Fri March 22, 2013
The Two-Way

Scientists Use Antacid To Help Measure The Rate Of Reef Growth

Ken Caldeira of the Carnegie Institution for Science takes a water sample during his experiment out on part of the Great Barrier Reef. The water is slightly pink because his team is using a dye to trace an acid-neutralizing chemical as it flows across the reef.
Richard Harris NPR

NPR Science Correspondent Richard Harris traveled to Australia's Great Barrier Reef to find out how the coral reefs are coping with increased water temperature and increasing ocean acidity, brought about by our burning of fossil fuels. Day 4: Richard catches up with one of the gurus of climate science out on the reef.

Ken Caldeira loves a challenge, and he has a big one right under his feet. He's standing on an expanse of coral reef out in Australia's Great Barrier Reef. It's being washed with water as the tide streams over the reef, from a lagoon to the open sea.

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Fri March 22, 2013
The Two-Way

FCC Chairman Julius Genachowski Says He Will Step Down

Originally published on Fri March 22, 2013 1:24 pm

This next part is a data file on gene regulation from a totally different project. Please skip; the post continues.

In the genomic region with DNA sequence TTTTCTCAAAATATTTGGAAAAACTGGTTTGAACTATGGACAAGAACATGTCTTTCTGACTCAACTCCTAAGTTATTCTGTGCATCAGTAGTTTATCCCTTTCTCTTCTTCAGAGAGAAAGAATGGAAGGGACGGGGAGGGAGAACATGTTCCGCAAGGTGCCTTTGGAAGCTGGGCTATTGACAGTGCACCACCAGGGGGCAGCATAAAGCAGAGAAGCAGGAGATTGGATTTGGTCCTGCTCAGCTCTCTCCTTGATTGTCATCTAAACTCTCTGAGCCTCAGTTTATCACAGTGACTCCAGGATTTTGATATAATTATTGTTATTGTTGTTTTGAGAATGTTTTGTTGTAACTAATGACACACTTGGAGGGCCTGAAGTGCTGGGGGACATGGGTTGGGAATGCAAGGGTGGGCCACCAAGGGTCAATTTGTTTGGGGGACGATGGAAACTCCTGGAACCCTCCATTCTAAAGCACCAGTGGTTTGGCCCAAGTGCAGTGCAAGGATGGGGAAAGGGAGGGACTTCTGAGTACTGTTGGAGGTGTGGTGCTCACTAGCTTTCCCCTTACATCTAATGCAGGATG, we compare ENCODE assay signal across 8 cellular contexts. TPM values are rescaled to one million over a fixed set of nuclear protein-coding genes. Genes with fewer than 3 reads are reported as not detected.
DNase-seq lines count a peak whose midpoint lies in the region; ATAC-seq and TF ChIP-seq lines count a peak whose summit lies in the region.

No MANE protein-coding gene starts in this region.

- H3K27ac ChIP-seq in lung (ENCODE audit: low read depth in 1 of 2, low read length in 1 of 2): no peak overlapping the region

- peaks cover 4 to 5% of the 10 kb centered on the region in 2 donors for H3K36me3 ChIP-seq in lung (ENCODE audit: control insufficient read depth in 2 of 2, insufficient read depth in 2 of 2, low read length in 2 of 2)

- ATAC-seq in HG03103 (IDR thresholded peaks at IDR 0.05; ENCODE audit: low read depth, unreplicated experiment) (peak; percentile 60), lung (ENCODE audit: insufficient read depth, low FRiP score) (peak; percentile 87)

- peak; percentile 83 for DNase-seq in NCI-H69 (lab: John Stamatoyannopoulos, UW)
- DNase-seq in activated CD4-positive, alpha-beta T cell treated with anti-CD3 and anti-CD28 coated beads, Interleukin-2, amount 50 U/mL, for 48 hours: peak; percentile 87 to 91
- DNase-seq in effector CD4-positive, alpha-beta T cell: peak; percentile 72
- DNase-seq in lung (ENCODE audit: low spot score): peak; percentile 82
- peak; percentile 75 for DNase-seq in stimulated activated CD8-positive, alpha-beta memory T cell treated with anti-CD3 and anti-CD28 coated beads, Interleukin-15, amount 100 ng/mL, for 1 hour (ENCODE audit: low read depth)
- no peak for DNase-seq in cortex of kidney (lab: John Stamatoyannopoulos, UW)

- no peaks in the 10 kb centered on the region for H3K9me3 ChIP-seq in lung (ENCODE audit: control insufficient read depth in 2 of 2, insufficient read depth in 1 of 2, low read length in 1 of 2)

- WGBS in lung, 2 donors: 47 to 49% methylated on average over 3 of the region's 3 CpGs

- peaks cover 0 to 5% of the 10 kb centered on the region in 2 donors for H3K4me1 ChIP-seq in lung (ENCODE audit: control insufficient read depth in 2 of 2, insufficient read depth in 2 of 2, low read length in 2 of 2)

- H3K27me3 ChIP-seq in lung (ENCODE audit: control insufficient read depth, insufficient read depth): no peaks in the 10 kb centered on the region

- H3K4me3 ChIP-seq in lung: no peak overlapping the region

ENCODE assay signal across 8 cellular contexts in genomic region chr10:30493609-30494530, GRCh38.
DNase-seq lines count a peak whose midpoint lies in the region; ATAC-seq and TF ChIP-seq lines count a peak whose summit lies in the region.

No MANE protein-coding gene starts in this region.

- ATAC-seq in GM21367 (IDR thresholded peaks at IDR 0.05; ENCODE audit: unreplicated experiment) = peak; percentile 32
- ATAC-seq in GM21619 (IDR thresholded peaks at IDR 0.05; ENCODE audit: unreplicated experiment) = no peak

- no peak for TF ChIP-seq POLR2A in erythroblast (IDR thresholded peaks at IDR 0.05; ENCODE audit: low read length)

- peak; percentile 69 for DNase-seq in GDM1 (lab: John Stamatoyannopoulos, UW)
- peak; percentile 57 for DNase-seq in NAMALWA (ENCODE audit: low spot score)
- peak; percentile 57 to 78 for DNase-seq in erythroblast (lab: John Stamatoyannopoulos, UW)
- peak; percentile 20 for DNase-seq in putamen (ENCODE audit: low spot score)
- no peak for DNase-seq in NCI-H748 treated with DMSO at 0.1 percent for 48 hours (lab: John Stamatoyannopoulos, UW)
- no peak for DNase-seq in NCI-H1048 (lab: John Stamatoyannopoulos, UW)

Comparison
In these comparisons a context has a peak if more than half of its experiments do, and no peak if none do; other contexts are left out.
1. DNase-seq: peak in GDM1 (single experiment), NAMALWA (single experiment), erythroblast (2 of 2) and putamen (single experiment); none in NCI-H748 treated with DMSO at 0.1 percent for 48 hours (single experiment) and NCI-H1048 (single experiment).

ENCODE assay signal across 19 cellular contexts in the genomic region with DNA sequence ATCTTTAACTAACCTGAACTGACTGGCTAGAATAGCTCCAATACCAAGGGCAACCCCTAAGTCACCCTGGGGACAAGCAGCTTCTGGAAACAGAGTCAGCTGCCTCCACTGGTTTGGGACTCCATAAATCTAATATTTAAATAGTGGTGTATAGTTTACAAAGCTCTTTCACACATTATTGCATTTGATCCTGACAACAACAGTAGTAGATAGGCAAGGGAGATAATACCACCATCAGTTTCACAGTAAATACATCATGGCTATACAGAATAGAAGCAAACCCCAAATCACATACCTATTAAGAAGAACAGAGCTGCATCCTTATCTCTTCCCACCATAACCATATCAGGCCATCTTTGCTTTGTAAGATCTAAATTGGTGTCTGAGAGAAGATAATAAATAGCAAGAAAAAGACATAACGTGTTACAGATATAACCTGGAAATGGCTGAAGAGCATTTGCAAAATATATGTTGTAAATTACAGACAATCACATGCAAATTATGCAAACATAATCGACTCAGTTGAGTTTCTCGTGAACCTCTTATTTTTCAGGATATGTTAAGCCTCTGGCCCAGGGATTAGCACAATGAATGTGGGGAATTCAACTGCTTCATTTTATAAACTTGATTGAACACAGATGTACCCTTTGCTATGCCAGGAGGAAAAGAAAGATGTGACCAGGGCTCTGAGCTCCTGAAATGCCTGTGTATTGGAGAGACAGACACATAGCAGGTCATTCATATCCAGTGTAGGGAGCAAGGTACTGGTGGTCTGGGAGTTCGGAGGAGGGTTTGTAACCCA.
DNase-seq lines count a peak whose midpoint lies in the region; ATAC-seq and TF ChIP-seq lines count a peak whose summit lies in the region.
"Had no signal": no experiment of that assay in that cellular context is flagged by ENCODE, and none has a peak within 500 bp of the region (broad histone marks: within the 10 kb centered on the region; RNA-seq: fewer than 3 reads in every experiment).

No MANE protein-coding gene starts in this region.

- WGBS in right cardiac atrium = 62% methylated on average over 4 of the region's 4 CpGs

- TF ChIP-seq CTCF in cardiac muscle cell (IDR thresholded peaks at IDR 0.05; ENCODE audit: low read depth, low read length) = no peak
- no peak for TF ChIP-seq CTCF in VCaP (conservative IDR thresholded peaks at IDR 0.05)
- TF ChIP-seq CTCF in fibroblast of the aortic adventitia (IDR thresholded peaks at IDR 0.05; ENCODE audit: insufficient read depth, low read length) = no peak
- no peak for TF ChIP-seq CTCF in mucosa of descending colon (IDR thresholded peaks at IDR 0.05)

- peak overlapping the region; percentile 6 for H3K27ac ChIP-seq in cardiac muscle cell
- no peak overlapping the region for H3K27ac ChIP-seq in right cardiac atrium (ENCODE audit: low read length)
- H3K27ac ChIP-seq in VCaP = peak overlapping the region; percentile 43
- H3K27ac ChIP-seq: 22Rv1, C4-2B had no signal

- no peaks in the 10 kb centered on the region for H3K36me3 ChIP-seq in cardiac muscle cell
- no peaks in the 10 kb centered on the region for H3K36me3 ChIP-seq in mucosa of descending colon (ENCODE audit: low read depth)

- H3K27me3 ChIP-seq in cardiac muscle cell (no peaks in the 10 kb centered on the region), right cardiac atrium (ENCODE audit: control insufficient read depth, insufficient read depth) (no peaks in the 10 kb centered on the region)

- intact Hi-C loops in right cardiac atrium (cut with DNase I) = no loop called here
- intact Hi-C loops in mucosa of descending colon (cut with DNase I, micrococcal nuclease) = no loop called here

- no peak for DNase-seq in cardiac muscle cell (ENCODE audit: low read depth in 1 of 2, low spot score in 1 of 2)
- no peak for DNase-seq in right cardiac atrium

Federal Communications Commission Chairman Julius Genachowski testifies before a Senate committee in March of 2013.
T.J. Kirkpatrick Getty Images

The chairman of the Federal Communication Commission announced during a staff meeting on Friday that he intends to step down "in the coming weeks."

Julius Genachowski's resignation comes just a day after Commissioner Robert McDowell announced his plans to step down.

The New York Times reports the Obama administration has not settled on a replacement for Genachowski. It reports:

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Fri March 22, 2013
Shots - Health News

How A Sleep Disorder Might Point To A Forgotten Future

Originally published on Tue March 26, 2013 11:03 am

A towel covers the face of a man in a geriatric day care facility of the German Red Cross at Villa Albrecht in Berlin.
Carsten Koall Getty Images

What you do while you're asleep may say something about your cognitive function later in life.

Here's why. Mayo Clinic researchers report that having a condition called REM sleep behavior disorder, in which you act out dreams in your sleep, appears to be a harbinger for something called Lewy body dementia years later — at least in men.

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Fri March 22, 2013
Arts & Culture